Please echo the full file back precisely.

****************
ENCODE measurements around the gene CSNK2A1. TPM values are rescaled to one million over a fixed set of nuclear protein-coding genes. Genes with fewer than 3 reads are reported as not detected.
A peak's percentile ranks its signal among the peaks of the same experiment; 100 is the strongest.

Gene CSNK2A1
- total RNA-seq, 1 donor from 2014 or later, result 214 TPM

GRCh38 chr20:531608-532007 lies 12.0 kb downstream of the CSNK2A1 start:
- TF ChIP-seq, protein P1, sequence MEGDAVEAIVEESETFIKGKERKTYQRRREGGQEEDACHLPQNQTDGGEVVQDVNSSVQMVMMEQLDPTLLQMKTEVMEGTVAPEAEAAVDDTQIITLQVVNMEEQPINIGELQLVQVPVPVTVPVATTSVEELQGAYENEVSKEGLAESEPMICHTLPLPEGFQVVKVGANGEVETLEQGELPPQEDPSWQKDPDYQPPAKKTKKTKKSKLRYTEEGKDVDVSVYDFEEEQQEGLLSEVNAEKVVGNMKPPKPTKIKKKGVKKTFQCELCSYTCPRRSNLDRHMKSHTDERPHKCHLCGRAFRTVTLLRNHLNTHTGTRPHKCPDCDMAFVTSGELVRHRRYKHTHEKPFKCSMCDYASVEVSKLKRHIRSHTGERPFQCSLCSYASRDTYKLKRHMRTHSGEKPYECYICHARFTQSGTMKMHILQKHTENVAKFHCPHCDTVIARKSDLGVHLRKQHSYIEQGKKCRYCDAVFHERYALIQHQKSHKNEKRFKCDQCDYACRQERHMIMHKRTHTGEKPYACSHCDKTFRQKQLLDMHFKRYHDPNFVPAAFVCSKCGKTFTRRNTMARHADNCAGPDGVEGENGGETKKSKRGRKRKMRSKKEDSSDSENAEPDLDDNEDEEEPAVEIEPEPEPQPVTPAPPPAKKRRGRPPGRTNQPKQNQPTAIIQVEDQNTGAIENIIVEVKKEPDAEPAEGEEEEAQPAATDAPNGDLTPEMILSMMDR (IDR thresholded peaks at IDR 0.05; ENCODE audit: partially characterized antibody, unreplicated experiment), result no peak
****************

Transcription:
ENCODE measurements around the gene CSNK2A1. TPM values are rescaled to one million over a fixed set of nuclear protein-coding genes. Genes with fewer than 3 reads are reported as not detected.
A peak's percentile ranks its signal among the peaks of the same experiment; 100 is the strongest.

Gene CSNK2A1
- total RNA-seq, 1 donor from 2014 or later, result 214 TPM

GRCh38 chr20:531608-532007 lies 12.0 kb downstream of the CSNK2A1 start:
- TF ChIP-seq, protein P1, sequence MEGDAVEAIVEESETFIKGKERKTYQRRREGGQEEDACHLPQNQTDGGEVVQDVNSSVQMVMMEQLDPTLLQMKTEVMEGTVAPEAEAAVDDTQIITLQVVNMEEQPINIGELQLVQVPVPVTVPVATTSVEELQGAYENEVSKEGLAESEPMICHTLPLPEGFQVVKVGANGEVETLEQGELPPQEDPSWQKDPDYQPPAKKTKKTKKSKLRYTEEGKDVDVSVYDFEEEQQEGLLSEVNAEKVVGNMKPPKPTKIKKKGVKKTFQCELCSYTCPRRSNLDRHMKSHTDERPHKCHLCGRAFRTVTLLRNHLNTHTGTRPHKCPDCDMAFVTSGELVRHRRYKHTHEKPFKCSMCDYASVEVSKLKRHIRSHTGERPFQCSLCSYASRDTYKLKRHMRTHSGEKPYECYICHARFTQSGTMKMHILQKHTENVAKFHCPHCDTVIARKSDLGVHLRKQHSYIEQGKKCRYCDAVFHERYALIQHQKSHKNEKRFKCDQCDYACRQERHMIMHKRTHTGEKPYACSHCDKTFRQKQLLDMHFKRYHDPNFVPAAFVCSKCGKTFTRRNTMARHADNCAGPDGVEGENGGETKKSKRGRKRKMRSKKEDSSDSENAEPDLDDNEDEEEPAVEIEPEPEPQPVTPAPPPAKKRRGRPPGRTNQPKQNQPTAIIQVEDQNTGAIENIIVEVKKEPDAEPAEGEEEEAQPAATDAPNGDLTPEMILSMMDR (IDR thresholded peaks at IDR 0.05; ENCODE audit: partially characterized antibody, unreplicated experiment), result no peak